Dear Lord… where to start… with the laughable idea that a seven million dollar “investment” is actually going to go very far beyond lip service, or on the deep, deep, DEEP rabbit hole down which manufacturers have poured billions of dollars into over the past four decades in pursuing a hydrogen future that has been ten years away for the past fifty years?

      With the huge energy negative profile of hydrogen, we’ll see hydrogen vehicles hit BEV numbers possibly… never.

      It’ll be a long, long time, even with dwindling oil supplies, before non-fossil fuel sourced hydrogen comes close to matching the price of gasoline.

      And this isn’t considering the cost of hydrogen fuel cells, or the dangers of ultra-high pressure liquid hydrogen storage.

    • 0 avatar

      Gm was HEAVILY playing with hydrogen in 06-09, 11-12, hell they showcased the hydrogen H2 after the brand had been dead 3 years.
      Producing a vehicle to run on hydrogen is childs play, which is probably why it took euro manufacturers so long after everyone else writ them off to try it. Producing large quantities of compressed hydrogen for CHEAP is the challenge, seeing how Euro manufacturers are always playing catch up, I see nothing to come from this.

    • 0 avatar

      The future past?:

    • 0 avatar

      Ford is definitely looking at hydrogen. I drove a fuel cell Focus years ago. Fuel cells will happen at some point in time. They just have to get the technology down to a price where it will cost about the same as a battery. When that will happen I don’t know. 10 years? 50 years? Your guess is as good as mine.

      Also, a fuel cell powered car is still an electric car. The battery is just replaced with a fuel cell.

      • 0 avatar

        I appreciate that we are going to drift into an argument that is mostly semantics but to me ‘Electric Vehicle’ is not just about the technology. It is a completely different concept to the ICEV that principally revolves around sustainability. I know that at the moment a good chunk of electricity is made from burning coal but the fact is that – if we wanted – we could pretty much all be powering our EV power needs from the roofs of our houses (with extra investment for the solar panels, of course).

        You just can’t do that with H2! Or you can (by electrolysis) but you would have to use as much energy making the stuff as you would using it. The overall efficiency side of FCEVs (if you must) is dreadful compared to BEVs. The only practical alternative is to crack H2 from natural gas – where 98% of H2 is currently derived. Maybe we’ll be able to develop cheap, sustainable H2 production using micro-organisms but economic mass production is a very long way off. Then you have still got to ship and store it…

        As for when the FC will be as cheap/practical as a battery, it doesn’t matter because FC tech will always be playing catch up with battery technology. These are just a tiny proportion of the problems with FCs – it is just an utterly moronic pipe dream that many companies have already wasted billions on only to give up and abandon it – and what have we to show for all that wasted time, talent and cash? You *still* can’t actually buy one! If Toyota doesn’t wake up to this it will be bust within 10 years.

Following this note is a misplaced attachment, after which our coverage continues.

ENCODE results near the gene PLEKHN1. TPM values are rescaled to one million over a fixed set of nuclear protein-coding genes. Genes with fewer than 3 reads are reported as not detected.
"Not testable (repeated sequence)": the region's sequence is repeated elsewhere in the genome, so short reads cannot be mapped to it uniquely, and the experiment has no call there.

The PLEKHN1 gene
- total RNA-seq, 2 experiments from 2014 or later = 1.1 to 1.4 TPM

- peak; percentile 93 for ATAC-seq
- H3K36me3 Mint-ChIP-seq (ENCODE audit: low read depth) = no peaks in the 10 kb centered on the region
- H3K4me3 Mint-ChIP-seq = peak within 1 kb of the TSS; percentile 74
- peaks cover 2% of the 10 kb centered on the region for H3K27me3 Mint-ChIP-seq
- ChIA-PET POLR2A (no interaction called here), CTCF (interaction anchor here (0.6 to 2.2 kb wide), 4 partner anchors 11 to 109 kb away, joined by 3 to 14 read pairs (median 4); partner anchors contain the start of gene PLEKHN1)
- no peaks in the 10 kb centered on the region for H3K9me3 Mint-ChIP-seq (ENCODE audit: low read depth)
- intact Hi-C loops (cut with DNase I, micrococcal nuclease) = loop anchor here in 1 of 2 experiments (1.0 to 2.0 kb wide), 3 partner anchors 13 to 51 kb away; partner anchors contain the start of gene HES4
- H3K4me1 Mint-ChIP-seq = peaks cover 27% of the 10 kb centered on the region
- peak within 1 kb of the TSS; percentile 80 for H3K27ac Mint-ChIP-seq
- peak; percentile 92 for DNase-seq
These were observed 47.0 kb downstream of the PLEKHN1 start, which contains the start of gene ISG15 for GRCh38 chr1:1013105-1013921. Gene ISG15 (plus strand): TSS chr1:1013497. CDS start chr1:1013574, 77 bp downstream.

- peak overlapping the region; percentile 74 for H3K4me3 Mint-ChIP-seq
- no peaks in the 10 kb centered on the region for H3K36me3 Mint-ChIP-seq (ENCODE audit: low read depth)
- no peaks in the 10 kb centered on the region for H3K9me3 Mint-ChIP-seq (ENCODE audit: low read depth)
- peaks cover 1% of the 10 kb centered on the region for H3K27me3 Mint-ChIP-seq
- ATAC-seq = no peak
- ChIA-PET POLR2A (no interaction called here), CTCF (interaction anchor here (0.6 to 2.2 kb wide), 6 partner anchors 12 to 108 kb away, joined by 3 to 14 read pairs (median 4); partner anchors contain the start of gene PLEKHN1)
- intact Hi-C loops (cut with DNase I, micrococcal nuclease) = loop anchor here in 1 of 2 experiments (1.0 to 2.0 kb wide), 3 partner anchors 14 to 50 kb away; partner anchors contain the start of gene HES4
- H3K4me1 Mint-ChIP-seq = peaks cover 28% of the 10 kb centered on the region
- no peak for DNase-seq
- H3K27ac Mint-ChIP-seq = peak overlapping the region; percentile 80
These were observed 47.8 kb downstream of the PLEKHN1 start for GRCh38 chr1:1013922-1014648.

And I stick to my claim that if it has a tail-pipe it isn’t an EV!

        • 0 avatar

          Everything I’ve read says that the fuel cell is actually more efficient than the batteries we have today, disregarding the very high cost of fuel cell. Today’s batteries are remarkably inefficient and the biggest thing holding EVs back.

        • 0 avatar

          Do you live in France (nukes) or Iceland (geothermal)? Otherwise your electric “tailpipe” is just a smokestack in someone else’s backyard.

          Methanol->fuel cell->electricity->moving wheels makes sense. Electric makes sense (mostly for flexibility in letting the electric company find a workable fuel source).

    • 0 avatar

      Hydrogen has much lower well-to-wheel efficiency than battery power.

      Let’s assume it’s the future and we’re producing it with electrolysis from a power plant. I looked this up years ago, but that process is something like a 30% loss. You suffer a 20% loss liquifying it. It is very difficult (read: expensive) to transport, and you lose a few percent of your tank per day having it just sit there. Then once you get it in your fuel-cell electric car, you have to suffer losses again in the fuel cell. Also, fuel cells are still a lot more expensive than batteries. In the end, it takes something like 3x as much energy per mile as a pure electric. The only advantages of hydrogen is that it’s quick to fill your tank, and that tank is lighter and takes up a bit less space than batteries. Those advantages are quickly eroding, and there’s really no technology in the cards to fix them.

  • avatar

    I still want to know where the hydrogen’s going to come from.

    • 0 avatar

      It’s the most plentiful element in the universe!

      But, hydrogen is always attached to something else. No worries, we’ll just separate it from all the other stuff….but that requires lots of energy….

      Which we can get from Nuclear! – But that’s also difficult and expensive.

      So we can get Hydrogen from natural gas! That’s easier and it’s abundant – but releases carbon…..

      So yeah, that’s how we get the Hydrogen.

    • 0 avatar